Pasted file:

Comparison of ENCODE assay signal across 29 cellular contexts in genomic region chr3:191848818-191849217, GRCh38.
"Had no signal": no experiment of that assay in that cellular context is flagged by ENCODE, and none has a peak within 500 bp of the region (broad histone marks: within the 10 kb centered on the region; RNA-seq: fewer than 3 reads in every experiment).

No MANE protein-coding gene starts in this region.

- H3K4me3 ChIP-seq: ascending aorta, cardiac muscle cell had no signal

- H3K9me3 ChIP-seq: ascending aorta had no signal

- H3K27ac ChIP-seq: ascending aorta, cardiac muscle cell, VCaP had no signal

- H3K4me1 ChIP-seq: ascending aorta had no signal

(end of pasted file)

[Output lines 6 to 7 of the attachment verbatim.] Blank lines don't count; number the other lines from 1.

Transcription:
- H3K27ac ChIP-seq: ascending aorta, cardiac muscle cell, VCaP had no signal

- H3K4me1 ChIP-seq: ascending aorta had no signal